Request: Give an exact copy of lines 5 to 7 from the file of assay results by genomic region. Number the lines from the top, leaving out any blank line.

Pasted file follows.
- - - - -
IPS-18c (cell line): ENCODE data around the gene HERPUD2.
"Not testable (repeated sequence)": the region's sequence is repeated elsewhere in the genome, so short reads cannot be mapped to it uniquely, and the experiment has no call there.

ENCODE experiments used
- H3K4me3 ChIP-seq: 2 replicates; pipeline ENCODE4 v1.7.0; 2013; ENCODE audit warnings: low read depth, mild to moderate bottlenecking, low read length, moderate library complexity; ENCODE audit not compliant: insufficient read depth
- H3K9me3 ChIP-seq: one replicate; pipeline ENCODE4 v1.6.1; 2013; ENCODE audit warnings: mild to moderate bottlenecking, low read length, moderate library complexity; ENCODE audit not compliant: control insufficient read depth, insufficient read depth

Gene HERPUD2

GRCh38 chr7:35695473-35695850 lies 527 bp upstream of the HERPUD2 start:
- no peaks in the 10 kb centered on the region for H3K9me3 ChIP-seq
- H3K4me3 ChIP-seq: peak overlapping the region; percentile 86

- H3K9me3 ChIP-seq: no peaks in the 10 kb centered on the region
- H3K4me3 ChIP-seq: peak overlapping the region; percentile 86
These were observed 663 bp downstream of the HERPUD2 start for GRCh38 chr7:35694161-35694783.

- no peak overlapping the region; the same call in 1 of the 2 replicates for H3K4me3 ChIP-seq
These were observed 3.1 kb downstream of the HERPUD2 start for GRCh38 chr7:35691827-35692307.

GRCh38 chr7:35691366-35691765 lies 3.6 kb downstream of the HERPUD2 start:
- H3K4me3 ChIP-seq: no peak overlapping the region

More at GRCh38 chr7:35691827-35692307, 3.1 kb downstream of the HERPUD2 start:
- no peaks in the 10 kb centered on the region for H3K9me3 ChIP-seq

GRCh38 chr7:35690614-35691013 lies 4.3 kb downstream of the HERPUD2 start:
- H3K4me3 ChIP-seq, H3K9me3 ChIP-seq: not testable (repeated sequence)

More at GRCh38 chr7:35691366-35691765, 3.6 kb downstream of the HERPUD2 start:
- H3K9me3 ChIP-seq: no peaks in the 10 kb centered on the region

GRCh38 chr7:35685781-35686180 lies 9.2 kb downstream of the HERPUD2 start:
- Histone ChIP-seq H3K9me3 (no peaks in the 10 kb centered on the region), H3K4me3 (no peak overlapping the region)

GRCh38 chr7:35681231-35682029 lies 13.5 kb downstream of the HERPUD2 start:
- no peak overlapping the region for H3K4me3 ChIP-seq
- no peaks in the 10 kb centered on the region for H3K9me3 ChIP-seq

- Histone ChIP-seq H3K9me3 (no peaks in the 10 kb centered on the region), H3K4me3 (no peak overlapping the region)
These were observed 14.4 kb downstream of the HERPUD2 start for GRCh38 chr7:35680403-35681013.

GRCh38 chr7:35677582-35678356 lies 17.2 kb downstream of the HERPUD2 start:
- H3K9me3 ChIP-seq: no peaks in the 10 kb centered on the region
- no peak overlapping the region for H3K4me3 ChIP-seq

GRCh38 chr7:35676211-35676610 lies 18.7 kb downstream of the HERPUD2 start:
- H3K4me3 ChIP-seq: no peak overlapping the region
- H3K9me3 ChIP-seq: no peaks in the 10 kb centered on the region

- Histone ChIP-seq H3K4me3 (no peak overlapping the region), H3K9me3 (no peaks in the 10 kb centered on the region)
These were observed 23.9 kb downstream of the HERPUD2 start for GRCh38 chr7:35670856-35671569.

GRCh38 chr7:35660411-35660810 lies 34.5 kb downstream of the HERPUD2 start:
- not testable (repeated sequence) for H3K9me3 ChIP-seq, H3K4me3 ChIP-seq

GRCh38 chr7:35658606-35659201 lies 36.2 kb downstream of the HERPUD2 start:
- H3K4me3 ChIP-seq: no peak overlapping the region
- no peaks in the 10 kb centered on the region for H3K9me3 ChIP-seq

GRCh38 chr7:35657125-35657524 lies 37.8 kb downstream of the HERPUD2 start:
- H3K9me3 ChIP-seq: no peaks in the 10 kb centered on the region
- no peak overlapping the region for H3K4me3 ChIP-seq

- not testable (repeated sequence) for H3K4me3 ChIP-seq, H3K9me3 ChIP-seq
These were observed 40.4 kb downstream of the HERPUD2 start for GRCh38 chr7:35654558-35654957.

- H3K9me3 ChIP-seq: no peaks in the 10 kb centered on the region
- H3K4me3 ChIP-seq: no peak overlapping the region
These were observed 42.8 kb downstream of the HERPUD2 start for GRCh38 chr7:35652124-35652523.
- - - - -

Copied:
- H3K9me3 ChIP-seq: one replicate; pipeline ENCODE4 v1.6.1; 2013; ENCODE audit warnings: mild to moderate bottlenecking, low read length, moderate library complexity; ENCODE audit not compliant: control insufficient read depth, insufficient read depth

Gene HERPUD2

GRCh38 chr7:35695473-35695850 lies 527 bp upstream of the HERPUD2 start: